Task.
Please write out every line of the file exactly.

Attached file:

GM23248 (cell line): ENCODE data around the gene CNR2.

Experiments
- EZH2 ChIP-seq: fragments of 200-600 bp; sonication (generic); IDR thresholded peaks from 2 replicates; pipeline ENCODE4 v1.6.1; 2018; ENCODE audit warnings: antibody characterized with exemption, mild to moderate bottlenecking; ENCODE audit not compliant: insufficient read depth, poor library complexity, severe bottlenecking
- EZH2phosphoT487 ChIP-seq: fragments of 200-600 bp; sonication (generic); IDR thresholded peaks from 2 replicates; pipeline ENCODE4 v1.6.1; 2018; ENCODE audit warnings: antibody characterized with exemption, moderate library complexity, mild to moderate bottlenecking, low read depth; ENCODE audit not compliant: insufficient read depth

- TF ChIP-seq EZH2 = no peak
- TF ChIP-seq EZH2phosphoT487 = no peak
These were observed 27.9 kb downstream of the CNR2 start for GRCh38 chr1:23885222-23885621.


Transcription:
GM23248 (cell line): ENCODE data around the gene CNR2.

Experiments
- EZH2 ChIP-seq: fragments of 200-600 bp; sonication (generic); IDR thresholded peaks from 2 replicates; pipeline ENCODE4 v1.6.1; 2018; ENCODE audit warnings: antibody characterized with exemption, mild to moderate bottlenecking; ENCODE audit not compliant: insufficient read depth, poor library complexity, severe bottlenecking
- EZH2phosphoT487 ChIP-seq: fragments of 200-600 bp; sonication (generic); IDR thresholded peaks from 2 replicates; pipeline ENCODE4 v1.6.1; 2018; ENCODE audit warnings: antibody characterized with exemption, moderate library complexity, mild to moderate bottlenecking, low read depth; ENCODE audit not compliant: insufficient read depth

- TF ChIP-seq EZH2 = no peak
- TF ChIP-seq EZH2phosphoT487 = no peak
These were observed 27.9 kb downstream of the CNR2 start for GRCh38 chr1:23885222-23885621.